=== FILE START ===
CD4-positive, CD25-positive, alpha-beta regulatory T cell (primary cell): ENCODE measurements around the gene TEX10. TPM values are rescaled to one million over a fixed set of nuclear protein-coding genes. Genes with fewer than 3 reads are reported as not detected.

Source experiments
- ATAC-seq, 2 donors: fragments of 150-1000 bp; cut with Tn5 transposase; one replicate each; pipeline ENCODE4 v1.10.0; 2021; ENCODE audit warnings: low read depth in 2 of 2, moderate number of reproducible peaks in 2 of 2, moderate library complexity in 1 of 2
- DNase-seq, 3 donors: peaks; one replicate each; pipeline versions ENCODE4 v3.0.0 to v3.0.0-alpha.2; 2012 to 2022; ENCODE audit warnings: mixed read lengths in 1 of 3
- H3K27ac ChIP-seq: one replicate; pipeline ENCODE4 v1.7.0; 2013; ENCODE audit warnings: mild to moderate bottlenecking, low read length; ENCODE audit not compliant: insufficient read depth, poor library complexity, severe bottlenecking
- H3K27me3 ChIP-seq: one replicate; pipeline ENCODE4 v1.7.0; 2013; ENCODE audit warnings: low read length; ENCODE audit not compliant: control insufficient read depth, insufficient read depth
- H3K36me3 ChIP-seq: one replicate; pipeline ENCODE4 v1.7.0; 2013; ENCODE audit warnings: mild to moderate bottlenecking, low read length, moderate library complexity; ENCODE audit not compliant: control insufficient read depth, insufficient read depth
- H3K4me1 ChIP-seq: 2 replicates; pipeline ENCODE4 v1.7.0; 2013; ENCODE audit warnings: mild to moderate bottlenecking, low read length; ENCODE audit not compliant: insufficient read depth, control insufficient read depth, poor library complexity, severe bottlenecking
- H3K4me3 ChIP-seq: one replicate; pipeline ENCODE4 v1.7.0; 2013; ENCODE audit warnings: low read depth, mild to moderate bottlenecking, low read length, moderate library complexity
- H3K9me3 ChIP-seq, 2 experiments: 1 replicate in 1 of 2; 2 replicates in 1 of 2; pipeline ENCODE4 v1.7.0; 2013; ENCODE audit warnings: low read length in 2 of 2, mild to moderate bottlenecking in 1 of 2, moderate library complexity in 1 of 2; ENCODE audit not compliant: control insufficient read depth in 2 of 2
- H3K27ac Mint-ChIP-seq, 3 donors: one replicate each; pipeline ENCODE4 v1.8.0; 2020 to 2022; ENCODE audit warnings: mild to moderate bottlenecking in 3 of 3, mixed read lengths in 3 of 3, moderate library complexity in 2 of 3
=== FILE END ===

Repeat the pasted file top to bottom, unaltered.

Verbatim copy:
CD4-positive, CD25-positive, alpha-beta regulatory T cell (primary cell): ENCODE measurements around the gene TEX10. TPM values are rescaled to one million over a fixed set of nuclear protein-coding genes. Genes with fewer than 3 reads are reported as not detected.

Source experiments
- ATAC-seq, 2 donors: fragments of 150-1000 bp; cut with Tn5 transposase; one replicate each; pipeline ENCODE4 v1.10.0; 2021; ENCODE audit warnings: low read depth in 2 of 2, moderate number of reproducible peaks in 2 of 2, moderate library complexity in 1 of 2
- DNase-seq, 3 donors: peaks; one replicate each; pipeline versions ENCODE4 v3.0.0 to v3.0.0-alpha.2; 2012 to 2022; ENCODE audit warnings: mixed read lengths in 1 of 3
- H3K27ac ChIP-seq: one replicate; pipeline ENCODE4 v1.7.0; 2013; ENCODE audit warnings: mild to moderate bottlenecking, low read length; ENCODE audit not compliant: insufficient read depth, poor library complexity, severe bottlenecking
- H3K27me3 ChIP-seq: one replicate; pipeline ENCODE4 v1.7.0; 2013; ENCODE audit warnings: low read length; ENCODE audit not compliant: control insufficient read depth, insufficient read depth
- H3K36me3 ChIP-seq: one replicate; pipeline ENCODE4 v1.7.0; 2013; ENCODE audit warnings: mild to moderate bottlenecking, low read length, moderate library complexity; ENCODE audit not compliant: control insufficient read depth, insufficient read depth
- H3K4me1 ChIP-seq: 2 replicates; pipeline ENCODE4 v1.7.0; 2013; ENCODE audit warnings: mild to moderate bottlenecking, low read length; ENCODE audit not compliant: insufficient read depth, control insufficient read depth, poor library complexity, severe bottlenecking
- H3K4me3 ChIP-seq: one replicate; pipeline ENCODE4 v1.7.0; 2013; ENCODE audit warnings: low read depth, mild to moderate bottlenecking, low read length, moderate library complexity
- H3K9me3 ChIP-seq, 2 experiments: 1 replicate in 1 of 2; 2 replicates in 1 of 2; pipeline ENCODE4 v1.7.0; 2013; ENCODE audit warnings: low read length in 2 of 2, mild to moderate bottlenecking in 1 of 2, moderate library complexity in 1 of 2; ENCODE audit not compliant: control insufficient read depth in 2 of 2
- H3K27ac Mint-ChIP-seq, 3 donors: one replicate each; pipeline ENCODE4 v1.8.0; 2020 to 2022; ENCODE audit warnings: mild to moderate bottlenecking in 3 of 3, mixed read lengths in 3 of 3, moderate library complexity in 2 of 3